Thanks again...
Tony

"TheMilligans" wrote in message
...
I am soon to transfer back to San Diego from New Orleans (where I wouldn't
dare ride!)...I am looking forward to riding again and am considering
purchasing a Recumbent for my commuting to and from work. I've noticed

some
have steering below rather than above...seems like it would be difficult

to
control in that manner....can anyone comment on the benefits/drawbacks to
below steering? Thanks.
Tony




  #7  
Old May 2nd 04, 10:16 PM
external usenet poster
 
Posts: n/a
Default Below Steering

On Sun, 2 May 2004 12:01:55 -0500, "TheMilligans"
wrote:

I am soon to transfer back to San Diego from New Orleans (where I wouldn't
dare ride!)...I am looking forward to riding again and am considering
purchasing a Recumbent for my commuting to and from work. I've noticed some
have steering below rather than above...seems like it would be difficult to
control in that manner....can anyone comment on the benefits/drawbacks to
below steering? Thanks.
Tony


My first two bents were ASS (Above Seat Steering). Two homebuilt
models, short wheel base. I then purchased a RANS Tailwind for my wife
(still ASS), but rode it for a while as well. Then I got a good deal
on a used Linear LWB with USS (Under Seat Steering). I loved the way
it felt. It is a more natural, more relaxed position than the "praying
squirrel" position of ASS bikes. I could easily switch between the two
styles, however, depending on what I felt like on a particular day. My
main ride is now a Burley Hepcat SWB with USS. I love this machine as
well.

It really all boils down to personal preference and what you want to
do on your bike. The Linear is a great touring bike. Not a speed
demon, but very comfortable and stable at speeding downhill, but you
had to make an appointment to turn around. The Burley is also very
comfortable, a speed machine that is quite stable at all speeds and
much more agile and maneuverable. Some people never get used to USS.
To them, it just doesn't seem right. You need to find a dealer that
has several models to test ride and go from there.

Landonman
  #8  
Old May 3rd 04, 05:43 AM
Donn Cave
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Default Below Steering

Quoth "TheMilligans" :
| Thanks for your inputs, I am really leaning towards the USS models...just
| seems to be a more natural location, I'm sure it will take a little getting
| used to but in the end I think I'll like it better....

Note that there are different kinds. Mine (Vanguard) is a long
rod that links the left fork crown shoulder to a point on the
handlebars between the left and the center. That point can be
moved, so you can adjust the oversteer. The bars are approximately
straight, so my hands lie palm down, thumb in. On newer Vanguards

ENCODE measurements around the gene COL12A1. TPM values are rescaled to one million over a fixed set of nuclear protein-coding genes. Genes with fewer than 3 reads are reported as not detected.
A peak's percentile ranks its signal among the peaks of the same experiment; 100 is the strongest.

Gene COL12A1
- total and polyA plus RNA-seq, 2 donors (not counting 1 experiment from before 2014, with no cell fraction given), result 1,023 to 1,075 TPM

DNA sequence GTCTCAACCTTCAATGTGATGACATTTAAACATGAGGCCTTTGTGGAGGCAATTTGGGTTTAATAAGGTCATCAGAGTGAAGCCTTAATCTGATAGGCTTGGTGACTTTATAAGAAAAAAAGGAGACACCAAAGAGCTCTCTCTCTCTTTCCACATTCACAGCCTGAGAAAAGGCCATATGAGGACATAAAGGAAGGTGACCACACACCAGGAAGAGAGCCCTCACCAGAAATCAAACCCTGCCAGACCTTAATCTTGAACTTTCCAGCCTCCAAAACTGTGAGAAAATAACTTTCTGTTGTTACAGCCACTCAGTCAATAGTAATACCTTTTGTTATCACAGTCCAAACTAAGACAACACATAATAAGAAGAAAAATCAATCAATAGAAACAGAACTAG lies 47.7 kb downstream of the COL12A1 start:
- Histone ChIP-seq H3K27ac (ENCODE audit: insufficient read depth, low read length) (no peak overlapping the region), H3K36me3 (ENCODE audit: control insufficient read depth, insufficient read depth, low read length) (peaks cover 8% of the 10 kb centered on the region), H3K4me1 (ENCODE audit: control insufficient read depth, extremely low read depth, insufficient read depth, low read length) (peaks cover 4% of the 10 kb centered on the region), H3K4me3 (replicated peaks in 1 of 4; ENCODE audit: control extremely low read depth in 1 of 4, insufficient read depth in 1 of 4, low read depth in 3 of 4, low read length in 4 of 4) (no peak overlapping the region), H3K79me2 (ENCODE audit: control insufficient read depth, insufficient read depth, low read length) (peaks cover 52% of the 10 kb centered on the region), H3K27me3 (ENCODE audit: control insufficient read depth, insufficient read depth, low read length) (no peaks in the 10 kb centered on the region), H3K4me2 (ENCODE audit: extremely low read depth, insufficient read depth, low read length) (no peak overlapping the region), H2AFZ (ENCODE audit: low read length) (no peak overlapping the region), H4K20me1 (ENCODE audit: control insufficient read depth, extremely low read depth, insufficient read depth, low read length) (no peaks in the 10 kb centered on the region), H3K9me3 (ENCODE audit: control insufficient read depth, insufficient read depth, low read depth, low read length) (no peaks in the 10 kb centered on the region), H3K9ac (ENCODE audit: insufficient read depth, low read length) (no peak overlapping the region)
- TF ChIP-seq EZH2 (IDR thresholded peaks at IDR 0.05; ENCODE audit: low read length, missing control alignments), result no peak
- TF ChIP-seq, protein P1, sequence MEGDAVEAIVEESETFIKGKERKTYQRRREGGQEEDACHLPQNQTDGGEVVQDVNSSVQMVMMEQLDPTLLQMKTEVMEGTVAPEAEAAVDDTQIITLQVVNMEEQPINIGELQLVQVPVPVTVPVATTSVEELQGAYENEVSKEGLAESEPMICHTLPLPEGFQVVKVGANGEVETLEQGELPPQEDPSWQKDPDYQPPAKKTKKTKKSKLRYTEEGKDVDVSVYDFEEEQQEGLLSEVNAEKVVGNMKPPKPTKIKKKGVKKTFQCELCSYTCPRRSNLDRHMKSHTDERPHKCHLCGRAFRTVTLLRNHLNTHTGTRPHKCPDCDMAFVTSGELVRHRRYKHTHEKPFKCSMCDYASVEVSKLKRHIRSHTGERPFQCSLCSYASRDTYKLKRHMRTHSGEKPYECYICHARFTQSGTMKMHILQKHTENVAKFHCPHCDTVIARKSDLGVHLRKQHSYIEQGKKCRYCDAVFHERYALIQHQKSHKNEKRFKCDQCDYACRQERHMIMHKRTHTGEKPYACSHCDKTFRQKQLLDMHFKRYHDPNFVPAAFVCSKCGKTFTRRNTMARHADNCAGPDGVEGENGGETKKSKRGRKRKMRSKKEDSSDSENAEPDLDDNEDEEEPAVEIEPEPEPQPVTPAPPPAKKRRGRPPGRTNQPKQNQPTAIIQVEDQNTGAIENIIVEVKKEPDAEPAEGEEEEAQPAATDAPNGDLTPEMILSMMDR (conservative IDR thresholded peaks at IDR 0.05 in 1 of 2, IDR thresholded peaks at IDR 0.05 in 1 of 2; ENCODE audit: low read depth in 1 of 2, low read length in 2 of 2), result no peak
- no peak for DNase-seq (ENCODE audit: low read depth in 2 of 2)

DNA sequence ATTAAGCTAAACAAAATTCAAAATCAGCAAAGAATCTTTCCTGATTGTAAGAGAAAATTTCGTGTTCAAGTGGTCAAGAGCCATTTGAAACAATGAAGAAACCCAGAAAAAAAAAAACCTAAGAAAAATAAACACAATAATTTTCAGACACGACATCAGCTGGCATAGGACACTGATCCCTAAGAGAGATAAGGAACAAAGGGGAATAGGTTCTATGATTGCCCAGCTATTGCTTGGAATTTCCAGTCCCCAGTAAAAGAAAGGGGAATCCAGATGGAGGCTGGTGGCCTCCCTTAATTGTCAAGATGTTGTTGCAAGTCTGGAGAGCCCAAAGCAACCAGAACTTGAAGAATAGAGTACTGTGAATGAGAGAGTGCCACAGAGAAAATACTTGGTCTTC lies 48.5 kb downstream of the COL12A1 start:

the bars turn up, and your palms face inward, thumb up ... but the
brake levers are mounted as usual (topologically speaking), so you
work them kind of backwards with the index finger at the end of
the levers. Wind resistance is probably different, with your arms
raised a bit, and sharp turns may bring the bars to the seat frame
(don't know.) And then there are bars mounted more or less like
ordinary handlebars directly to the fork stem (short wheelbase.)

There are other factors that affect steering a lot more, though
(from what I read anyway, the Vanguard is all I know from experience.)
Height, overall wheelbase and weight distribution relative to wheelbase.
The Vanguard is high, with a low bottom bracket and a long wheelbase,
so I experience a very stable platform at reasonable speeds. At slow
speed, the long wheelbase means I weave pretty far when I'm trying to
steer the bike under myself to stay up. I'm on the tall side, so the
weight is all in the back; would be kind of interesting to know what
would happen to the steering if my legs got a foot shorter and the
weight shifted forward that much. Anyway, I imagine an Tour Easy
would steer a lot more like my Vanguard than a Reynolds Wishbone,
even though the latter is USS.

| I do notice that many of the USS models have the seat leaning way
| back...looks fairly comfortable but it would seem to me that you have to
| hold your head up/forward and this would tend to cause some nech
| strain....Of course this is just a guess on my part but is that the case?

Maybe. Of course you would want to get on a couple of representative
models to see for yourself how it actually feels, particularly before
getting into anything extreme. I wouldn't guess steering above or
below would really correlate with reclining or upright position, in
principle.

Donn
  #9  
Old May 3rd 04, 12:41 PM
Doug Huffman
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Default Below Steering

I like USS and ride where I will. You seem rather easily influenced.


"TheMilligans" wrote in message
...
| I am soon to transfer back to San Diego from New Orleans (where I wouldn't
| dare ride!)...I am looking forward to riding again and am considering
| purchasing a Recumbent for my commuting to and from work. I've noticed
some
| have steering below rather than above...seems like it would be difficult
to
| control in that manner....can anyone comment on the benefits/drawbacks to
| below steering? Thanks.
| Tony
|
|


  #10  
Old May 3rd 04, 02:12 PM
BentJay
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Posts: n/a
Default Below Steering

I've owned three bents, two w/ uss and one (a Bikee RX) with ASS. I'm
surprised no one has mentioned the wonderful "weirdness factor" these
bents have in spades, especially a uss swb like a Vision. When I
first saw one of these beasts that factor so intrigued me that I had
to have one! Now, I ride a GS GTO trike (w/USS) which, according to
my wife, is the ultimate weird hpv. I love it!

BTW, the thing that weaned me from uss swb is suddenly realizing that
I was going down a hill at 40 mph on top of an itty-bitty 16" wheel.
That first Blackbent six years ago scared the whee out of me!

BentJay